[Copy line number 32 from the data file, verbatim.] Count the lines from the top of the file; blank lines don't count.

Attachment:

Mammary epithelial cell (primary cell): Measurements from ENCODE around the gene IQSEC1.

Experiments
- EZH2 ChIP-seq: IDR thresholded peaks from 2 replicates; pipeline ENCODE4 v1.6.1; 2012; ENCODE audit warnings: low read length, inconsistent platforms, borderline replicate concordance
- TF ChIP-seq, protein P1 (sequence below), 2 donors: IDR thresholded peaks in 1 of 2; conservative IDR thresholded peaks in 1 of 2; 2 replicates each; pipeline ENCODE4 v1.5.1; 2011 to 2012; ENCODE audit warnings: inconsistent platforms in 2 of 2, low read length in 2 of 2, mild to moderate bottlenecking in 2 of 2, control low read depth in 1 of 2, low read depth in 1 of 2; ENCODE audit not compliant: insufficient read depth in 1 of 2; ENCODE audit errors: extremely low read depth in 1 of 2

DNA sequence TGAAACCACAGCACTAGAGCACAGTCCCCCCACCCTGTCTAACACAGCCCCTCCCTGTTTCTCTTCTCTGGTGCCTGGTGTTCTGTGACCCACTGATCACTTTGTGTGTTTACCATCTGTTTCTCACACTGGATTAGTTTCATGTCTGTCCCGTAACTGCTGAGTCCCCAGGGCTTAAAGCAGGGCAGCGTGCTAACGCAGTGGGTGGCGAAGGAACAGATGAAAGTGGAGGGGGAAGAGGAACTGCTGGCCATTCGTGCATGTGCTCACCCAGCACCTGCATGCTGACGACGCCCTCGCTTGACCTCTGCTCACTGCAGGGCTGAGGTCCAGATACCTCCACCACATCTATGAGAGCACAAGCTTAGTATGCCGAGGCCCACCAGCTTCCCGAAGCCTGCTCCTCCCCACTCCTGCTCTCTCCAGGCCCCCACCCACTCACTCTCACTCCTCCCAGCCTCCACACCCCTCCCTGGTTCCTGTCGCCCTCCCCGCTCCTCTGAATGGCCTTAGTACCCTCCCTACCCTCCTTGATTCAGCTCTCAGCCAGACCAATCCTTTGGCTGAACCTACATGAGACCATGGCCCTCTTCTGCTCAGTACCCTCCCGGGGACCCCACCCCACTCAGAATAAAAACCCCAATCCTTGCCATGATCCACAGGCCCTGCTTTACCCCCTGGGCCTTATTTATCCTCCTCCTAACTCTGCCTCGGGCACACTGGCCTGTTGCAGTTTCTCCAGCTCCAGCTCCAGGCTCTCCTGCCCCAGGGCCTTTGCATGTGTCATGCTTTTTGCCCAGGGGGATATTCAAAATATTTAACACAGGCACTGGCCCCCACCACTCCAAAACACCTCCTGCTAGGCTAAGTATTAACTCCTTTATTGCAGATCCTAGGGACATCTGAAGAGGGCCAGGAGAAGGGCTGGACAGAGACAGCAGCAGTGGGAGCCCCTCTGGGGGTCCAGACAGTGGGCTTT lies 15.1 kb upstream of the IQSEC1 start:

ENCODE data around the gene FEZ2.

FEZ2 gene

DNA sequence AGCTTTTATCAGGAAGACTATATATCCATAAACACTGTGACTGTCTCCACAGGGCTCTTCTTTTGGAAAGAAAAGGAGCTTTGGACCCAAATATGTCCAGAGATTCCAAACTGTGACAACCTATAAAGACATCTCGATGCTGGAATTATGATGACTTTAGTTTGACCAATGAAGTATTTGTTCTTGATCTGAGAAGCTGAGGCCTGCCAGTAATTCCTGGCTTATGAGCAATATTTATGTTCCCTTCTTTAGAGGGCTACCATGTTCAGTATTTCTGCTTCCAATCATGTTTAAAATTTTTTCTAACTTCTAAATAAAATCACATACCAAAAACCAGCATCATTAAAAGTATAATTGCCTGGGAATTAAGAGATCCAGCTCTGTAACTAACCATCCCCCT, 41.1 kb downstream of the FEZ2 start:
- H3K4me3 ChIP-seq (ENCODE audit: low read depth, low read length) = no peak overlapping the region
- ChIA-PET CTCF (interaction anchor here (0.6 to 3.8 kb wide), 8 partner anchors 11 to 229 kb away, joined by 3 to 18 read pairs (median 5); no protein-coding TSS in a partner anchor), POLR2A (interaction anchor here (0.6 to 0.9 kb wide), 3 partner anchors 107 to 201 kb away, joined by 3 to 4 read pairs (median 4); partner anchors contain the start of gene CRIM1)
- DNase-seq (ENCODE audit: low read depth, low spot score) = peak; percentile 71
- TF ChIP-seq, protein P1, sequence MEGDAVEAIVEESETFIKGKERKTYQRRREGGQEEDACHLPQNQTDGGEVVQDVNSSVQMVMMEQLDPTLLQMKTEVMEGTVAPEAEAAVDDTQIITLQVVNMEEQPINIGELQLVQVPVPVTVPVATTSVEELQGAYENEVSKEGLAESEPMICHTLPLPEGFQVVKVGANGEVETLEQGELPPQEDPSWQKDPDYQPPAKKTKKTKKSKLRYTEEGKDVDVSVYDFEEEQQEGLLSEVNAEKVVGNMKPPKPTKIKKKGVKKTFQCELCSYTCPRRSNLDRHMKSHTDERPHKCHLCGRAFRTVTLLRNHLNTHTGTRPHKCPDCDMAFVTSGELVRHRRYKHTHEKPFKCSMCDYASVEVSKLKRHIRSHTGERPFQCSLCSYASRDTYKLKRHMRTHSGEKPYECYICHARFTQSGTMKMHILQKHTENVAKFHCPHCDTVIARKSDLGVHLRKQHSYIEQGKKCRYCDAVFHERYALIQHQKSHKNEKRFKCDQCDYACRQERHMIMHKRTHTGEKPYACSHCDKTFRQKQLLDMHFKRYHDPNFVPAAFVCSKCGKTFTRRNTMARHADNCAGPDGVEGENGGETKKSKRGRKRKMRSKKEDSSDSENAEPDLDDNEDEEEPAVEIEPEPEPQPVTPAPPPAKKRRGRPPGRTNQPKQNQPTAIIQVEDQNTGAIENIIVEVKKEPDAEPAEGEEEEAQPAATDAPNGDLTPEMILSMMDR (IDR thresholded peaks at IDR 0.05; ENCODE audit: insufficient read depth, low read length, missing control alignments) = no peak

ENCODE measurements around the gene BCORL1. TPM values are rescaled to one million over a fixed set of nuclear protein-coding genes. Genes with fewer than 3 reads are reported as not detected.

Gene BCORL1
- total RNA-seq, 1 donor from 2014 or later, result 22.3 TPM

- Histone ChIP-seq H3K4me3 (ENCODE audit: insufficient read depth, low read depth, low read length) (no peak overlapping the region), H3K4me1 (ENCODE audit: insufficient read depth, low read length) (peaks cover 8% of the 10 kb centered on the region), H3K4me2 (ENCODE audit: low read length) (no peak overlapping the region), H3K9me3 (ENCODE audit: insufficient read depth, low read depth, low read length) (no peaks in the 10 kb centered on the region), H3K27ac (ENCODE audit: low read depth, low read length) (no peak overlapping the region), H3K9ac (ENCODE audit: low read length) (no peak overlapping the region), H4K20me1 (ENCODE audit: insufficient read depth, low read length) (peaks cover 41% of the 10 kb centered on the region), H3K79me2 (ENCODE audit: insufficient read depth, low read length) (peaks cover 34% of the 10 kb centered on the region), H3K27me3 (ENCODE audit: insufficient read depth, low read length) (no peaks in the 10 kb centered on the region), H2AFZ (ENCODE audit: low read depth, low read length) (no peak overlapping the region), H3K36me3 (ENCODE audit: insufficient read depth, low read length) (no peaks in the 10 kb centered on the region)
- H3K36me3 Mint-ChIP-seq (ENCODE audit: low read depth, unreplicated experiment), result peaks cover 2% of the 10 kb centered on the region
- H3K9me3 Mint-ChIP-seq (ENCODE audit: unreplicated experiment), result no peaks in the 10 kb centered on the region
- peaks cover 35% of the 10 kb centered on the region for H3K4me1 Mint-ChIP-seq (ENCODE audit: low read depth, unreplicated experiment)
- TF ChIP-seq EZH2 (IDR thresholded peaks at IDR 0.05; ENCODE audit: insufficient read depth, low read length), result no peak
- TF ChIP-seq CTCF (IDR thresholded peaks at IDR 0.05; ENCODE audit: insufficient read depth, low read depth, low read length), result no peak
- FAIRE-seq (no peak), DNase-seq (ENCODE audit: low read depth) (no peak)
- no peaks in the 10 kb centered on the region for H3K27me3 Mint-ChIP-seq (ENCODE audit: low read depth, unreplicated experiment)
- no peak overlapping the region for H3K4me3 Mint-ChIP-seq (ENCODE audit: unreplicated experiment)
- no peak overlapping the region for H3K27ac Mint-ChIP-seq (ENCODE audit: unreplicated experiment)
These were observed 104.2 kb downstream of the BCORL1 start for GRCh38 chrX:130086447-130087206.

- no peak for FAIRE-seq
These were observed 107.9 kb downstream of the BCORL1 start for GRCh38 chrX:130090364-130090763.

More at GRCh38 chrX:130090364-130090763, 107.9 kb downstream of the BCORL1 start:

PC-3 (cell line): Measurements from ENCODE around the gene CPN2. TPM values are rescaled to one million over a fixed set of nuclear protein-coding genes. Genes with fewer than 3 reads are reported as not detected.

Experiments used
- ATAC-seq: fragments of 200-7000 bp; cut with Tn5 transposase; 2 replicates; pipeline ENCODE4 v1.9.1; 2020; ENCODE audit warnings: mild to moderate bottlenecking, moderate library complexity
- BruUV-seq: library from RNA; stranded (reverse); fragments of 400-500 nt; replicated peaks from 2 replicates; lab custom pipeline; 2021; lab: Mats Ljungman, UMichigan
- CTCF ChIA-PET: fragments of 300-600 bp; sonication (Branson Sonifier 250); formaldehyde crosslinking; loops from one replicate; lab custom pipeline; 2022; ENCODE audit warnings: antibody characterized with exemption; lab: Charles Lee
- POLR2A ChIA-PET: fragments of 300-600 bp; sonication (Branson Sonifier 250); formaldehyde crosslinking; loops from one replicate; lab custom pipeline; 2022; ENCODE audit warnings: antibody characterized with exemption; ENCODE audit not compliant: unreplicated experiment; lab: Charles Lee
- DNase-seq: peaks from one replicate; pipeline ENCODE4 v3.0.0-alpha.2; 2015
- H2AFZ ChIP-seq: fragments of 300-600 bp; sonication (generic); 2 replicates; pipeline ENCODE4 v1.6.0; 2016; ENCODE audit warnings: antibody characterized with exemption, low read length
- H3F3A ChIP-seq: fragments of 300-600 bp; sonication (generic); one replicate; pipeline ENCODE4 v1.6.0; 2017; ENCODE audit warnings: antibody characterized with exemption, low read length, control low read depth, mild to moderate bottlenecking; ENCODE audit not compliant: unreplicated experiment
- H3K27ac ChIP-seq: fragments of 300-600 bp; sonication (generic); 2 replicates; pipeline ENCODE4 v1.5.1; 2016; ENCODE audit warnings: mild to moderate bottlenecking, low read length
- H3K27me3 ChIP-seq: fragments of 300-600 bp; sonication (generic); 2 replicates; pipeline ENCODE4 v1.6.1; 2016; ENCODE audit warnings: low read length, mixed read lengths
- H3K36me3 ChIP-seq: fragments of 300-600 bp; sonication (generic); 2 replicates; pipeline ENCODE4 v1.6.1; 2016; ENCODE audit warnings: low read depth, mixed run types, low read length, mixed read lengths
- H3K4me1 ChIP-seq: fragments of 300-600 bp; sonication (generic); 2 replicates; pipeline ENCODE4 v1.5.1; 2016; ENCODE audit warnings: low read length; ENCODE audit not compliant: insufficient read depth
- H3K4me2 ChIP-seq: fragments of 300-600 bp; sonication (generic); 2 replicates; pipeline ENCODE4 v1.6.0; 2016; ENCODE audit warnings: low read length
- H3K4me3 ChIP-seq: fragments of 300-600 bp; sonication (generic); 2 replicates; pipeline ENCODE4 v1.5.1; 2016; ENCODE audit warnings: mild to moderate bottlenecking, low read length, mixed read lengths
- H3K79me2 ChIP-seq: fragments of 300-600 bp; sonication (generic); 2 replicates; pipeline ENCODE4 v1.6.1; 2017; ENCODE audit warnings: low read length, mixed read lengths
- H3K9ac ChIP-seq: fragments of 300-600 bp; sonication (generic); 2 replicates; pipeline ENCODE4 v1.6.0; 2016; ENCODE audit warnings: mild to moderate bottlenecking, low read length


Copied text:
- ATAC-seq: fragments of 200-7000 bp; cut with Tn5 transposase; 2 replicates; pipeline ENCODE4 v1.9.1; 2020; ENCODE audit warnings: mild to moderate bottlenecking, moderate library complexity